Erin Eun-Young Ahn, Ph.D., Associate Professor, Molecular and Cellular Pathology, was recently awarded an R01 from the National Cancer Institute based on her project submission, titled, "SON-mediated RNA splicing in glioblastoma." The award began July 1, 2020 and will run through May 30, 2021. The project is expected to run through May 30, 2025. 

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Dr. Ahn outlined two specific aims for her grant, broken into parts. The first aim is to dissect the molecular mechanisms of SON functions in the regulation of constitutive and alternative RNA splicing in GBM. The second aim is to determine the therapeutic potential of targeting SON in vivo.

The specific goals within the first aim are to determine how SON regulates the U2-associated spliceosome complex during constitutive splicing of PTBP1, define the role of hnRNPs in SON- and RBFOX2-mediated alternative splicing of PTBP2 and the role of RBFOX2 and hnRNP A2B1 in specifying genome-wide SON-RNA interactions in GBM cells, and to conduct a genome-wide analysis of intron retention and alternative splicing upon SON knockdown in patient-derived GSCs. The second aim's goals are to examine the effect of SON knockdown on GBM growth and differentiation in intracranial GSC xenografts and PDX models, examine the effect of combinational targeting of SON and hnRNP A2B1 in intracranial xenograft models, and to examine the therapeutic value of targeting SON together with temozolomide (TMZ) treatment.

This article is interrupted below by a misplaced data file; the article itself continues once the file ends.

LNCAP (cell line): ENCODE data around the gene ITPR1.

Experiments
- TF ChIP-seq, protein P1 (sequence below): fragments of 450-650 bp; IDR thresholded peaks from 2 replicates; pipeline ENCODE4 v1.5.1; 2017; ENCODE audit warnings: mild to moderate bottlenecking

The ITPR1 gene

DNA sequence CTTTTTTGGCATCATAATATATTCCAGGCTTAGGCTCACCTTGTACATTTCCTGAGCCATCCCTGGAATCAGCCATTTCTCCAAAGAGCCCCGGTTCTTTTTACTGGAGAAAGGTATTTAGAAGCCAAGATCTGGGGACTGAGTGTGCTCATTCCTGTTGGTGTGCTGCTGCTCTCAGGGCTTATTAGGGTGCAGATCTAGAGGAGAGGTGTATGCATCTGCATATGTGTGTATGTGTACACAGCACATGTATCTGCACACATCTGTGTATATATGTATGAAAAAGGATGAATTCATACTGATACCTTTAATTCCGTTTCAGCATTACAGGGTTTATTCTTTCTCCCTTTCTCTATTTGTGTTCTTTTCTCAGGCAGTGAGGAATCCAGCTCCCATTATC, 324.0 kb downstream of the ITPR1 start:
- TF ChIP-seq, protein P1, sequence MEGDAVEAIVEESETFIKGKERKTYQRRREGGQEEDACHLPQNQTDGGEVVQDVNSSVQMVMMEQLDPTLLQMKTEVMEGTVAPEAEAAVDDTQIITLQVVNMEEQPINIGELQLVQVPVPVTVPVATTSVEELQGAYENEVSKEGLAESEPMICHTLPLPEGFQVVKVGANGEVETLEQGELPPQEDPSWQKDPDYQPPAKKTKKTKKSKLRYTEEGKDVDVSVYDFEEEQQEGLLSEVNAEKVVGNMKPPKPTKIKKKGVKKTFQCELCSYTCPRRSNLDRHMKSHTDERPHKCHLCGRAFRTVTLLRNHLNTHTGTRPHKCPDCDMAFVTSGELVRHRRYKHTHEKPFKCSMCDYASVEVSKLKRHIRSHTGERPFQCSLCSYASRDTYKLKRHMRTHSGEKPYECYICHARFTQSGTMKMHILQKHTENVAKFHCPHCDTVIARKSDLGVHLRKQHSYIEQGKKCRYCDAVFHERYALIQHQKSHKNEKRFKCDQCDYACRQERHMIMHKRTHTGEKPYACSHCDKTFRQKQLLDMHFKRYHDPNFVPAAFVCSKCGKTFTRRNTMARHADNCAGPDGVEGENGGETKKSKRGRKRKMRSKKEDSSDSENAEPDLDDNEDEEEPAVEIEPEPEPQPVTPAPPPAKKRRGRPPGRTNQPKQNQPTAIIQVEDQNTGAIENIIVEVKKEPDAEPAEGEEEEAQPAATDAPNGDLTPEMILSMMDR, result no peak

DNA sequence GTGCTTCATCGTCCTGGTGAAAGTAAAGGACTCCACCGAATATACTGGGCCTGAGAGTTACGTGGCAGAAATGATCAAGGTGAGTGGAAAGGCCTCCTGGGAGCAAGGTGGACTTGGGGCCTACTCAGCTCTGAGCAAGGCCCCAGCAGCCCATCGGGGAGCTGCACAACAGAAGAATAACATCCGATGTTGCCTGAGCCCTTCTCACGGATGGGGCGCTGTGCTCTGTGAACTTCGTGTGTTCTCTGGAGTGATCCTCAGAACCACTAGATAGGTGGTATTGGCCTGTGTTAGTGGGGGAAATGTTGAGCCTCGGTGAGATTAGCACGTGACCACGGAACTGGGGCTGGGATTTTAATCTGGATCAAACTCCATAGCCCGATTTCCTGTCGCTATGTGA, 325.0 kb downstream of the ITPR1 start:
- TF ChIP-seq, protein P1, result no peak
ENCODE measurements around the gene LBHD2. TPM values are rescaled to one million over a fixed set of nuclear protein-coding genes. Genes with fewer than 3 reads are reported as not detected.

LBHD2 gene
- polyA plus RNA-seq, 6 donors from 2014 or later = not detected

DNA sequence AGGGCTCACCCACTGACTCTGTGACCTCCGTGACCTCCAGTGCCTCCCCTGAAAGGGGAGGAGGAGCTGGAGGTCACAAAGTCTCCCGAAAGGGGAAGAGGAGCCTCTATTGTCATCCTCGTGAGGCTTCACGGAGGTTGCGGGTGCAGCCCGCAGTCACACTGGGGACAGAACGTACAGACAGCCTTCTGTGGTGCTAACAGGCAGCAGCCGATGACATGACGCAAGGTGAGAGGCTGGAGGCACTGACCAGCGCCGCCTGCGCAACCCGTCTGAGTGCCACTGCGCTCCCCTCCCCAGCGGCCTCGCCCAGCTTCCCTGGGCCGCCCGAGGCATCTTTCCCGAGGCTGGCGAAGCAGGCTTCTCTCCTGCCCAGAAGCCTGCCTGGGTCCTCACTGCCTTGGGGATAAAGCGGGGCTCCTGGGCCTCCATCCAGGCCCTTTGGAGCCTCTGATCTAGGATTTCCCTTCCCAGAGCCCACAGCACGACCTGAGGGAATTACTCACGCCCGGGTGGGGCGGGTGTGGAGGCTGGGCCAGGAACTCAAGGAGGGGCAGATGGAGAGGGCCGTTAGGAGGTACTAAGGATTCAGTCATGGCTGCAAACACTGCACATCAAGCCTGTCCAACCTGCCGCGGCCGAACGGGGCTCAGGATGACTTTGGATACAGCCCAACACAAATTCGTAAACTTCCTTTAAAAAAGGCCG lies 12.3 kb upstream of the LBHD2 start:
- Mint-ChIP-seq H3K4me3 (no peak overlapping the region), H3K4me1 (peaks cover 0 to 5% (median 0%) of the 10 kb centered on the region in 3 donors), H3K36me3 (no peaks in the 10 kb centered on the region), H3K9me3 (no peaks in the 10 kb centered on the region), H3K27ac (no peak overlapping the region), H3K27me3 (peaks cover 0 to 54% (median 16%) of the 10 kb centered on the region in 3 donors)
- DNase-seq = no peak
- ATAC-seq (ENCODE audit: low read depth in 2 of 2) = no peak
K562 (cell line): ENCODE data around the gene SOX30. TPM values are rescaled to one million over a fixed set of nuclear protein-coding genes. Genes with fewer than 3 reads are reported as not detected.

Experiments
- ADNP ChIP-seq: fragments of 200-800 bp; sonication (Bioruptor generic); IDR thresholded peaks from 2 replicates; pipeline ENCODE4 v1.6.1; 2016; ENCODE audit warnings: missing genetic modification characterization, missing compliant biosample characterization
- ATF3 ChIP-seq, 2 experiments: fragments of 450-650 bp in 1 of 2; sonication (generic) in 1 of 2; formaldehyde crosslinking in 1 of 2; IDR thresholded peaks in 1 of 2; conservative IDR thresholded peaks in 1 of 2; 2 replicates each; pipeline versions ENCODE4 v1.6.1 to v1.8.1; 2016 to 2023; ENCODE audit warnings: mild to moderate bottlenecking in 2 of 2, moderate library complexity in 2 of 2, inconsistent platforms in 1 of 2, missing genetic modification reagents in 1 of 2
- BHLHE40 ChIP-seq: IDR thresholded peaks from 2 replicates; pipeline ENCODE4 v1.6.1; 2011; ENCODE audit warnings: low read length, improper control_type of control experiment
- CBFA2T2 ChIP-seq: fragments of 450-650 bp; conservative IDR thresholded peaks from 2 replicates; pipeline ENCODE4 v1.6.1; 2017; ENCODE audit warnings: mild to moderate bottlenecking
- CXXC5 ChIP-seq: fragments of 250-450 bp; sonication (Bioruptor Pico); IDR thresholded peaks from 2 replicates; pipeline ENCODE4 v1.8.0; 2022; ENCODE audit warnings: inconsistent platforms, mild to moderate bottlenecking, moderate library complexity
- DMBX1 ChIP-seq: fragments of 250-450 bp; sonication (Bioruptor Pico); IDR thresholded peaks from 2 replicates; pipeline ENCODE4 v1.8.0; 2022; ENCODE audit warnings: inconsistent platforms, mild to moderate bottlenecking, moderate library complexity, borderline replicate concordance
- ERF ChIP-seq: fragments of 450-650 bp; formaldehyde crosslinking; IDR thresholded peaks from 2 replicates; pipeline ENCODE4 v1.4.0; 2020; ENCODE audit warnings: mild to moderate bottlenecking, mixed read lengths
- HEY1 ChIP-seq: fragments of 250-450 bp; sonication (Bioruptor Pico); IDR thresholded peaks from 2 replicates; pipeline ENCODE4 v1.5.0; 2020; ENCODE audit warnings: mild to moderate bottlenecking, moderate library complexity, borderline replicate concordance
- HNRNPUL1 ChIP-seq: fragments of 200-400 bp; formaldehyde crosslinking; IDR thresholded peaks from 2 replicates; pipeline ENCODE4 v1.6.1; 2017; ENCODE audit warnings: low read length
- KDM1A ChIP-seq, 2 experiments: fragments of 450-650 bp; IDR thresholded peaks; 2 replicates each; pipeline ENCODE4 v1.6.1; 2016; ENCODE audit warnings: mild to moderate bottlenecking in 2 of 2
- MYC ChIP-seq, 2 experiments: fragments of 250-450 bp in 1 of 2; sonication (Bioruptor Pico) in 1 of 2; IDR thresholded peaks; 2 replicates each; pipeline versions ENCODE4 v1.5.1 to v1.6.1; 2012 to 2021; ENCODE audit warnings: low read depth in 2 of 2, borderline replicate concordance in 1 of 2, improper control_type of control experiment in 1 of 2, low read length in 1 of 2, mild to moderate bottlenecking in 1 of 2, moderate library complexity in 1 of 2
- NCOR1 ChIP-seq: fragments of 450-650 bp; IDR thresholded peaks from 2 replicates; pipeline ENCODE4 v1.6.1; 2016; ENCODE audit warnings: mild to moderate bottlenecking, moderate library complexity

Glioblastoma multiforme (GBM) is the most common and lethal brain malignancy with a median survival of only one year after diagnosis. Current knowledge of the underlying basis of GBM centers mostly on several recurrent mutations in specific genes, such as EGFR, p53, IDH1, and PDGFRA. However, non-genetic factors contributing to GBM development and progression are largely unknown. Due to our poor understanding of GBM biology, treatment options are limited to chemotherapy (temozolomide, TMZ) combined with radiotherapy. Thus, new therapeutic approaches are desperately needed to treat this deadly tumor.

RNA splicing is a critical step in determining the amount and the diversity of mRNA, which directly affects protein production. Emerging evidence has demonstrated that aberrant RNA splicing due to splice site mutations and/or splicing factor mutations drives oncogenic gene expression in multiple types of solid tumors and hematologic malignancies. The significance of functional alteration of splicing factors is notable since it can trigger massive and simultaneous changes in a myriad of downstream target RNAs that can switch on the oncogenic gene expression program. In GBM, a few RNA splicing factors, including polypyrimidine tract-binding protein 1 (PTBP1) and hnRNP A2B1 have been recently identified as driving factors in oncogenic splicing, indicating that RNA splicing is a critical, yet to be explored, mechanism that governs a broad range of oncogenic gene expression.